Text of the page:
First, ‘d strongly advise against just connecting the output of two amplifiers (or receivers) to the speakers. Even if you think you’ll never do it, I’m confident that at some point you will either accidentally leave one system on and then turn on the other, or someone in the home (friend, mother-in-law, etc.) will want to listen to something on one receiver while you listen to something else on the other.
The use of an A/B selector prevents you from accidentally sending inputs from both amplifiers into the speakers (which could overload and blow the speaker, or feed back to the other amplifier and blow that). There are several A/B selectors available, both manual and automatic. With a manual selector, you press a button to switch the source. With an automatic model, if the selector senses power on either input, it will direct that input to the speakers. If it detects power on both, it will direct one of them (usually the A input - your home theater in this case) to the speakers.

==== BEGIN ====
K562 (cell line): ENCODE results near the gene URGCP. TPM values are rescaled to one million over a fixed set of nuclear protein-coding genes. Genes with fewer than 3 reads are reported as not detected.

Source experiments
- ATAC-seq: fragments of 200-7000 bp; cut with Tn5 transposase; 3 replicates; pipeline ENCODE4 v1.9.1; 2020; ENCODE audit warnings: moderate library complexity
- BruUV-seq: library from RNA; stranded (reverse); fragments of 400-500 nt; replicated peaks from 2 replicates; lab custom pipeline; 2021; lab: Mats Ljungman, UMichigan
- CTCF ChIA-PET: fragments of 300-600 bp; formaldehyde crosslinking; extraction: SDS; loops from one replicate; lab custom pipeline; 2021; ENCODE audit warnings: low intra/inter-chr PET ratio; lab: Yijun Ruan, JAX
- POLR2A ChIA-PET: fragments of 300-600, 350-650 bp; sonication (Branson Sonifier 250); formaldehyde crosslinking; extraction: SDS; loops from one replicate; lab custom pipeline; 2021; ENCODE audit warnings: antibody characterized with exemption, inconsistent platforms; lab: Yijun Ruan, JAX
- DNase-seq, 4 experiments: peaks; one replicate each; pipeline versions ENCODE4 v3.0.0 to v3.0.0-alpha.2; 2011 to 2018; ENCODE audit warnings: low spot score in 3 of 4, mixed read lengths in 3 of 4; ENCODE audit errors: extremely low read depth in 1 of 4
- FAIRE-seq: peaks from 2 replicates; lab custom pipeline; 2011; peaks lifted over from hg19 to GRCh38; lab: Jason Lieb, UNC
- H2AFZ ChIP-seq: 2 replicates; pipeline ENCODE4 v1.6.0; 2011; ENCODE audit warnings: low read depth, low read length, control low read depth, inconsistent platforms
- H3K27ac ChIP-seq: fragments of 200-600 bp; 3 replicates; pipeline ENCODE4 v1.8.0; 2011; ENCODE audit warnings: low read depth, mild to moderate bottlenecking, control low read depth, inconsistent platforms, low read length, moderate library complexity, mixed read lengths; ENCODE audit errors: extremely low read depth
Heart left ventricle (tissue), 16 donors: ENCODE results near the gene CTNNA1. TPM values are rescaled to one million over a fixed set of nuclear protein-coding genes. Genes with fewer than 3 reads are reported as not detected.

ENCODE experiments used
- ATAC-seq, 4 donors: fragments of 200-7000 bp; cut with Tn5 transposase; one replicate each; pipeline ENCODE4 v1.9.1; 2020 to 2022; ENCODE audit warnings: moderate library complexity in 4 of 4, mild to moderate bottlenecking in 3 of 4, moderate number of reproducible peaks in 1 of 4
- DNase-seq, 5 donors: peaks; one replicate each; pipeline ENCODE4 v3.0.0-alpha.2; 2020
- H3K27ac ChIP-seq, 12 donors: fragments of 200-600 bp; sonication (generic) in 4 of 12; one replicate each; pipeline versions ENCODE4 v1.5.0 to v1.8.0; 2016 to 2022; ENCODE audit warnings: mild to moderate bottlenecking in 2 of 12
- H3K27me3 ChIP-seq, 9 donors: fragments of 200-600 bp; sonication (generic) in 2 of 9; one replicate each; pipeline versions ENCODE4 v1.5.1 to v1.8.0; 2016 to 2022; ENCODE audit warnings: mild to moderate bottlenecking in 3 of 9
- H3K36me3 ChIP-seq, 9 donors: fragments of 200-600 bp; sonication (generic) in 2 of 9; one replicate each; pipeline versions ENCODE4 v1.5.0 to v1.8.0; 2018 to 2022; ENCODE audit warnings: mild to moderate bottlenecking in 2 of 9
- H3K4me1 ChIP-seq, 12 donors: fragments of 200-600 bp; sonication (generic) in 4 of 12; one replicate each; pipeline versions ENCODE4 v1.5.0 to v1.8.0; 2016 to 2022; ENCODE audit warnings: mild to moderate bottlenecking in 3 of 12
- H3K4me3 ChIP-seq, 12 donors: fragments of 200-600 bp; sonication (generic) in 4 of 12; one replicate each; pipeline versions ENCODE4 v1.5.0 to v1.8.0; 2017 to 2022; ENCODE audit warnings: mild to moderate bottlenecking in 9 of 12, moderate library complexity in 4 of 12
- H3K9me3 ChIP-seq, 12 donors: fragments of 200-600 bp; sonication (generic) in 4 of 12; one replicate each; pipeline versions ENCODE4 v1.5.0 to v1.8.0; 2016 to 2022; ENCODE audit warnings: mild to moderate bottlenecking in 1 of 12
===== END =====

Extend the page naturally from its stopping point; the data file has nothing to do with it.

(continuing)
The use of an automatic selector lets you never again think about what you want to play over your speakers - the right thing will always play.
Alternately, you could use a receiver which has second zone capabilities. That will allow you to share a single set of sources between the rooms, and get the equipment out of the second room. It’s generally a more elegant and cost effective solution than an A/B selector. You will need to make sure the second zone remote is capable of reaching the receiver (either an RF remote or an IR extender).
My specific recommendations would depend on your specific application, budget, and existing equipment.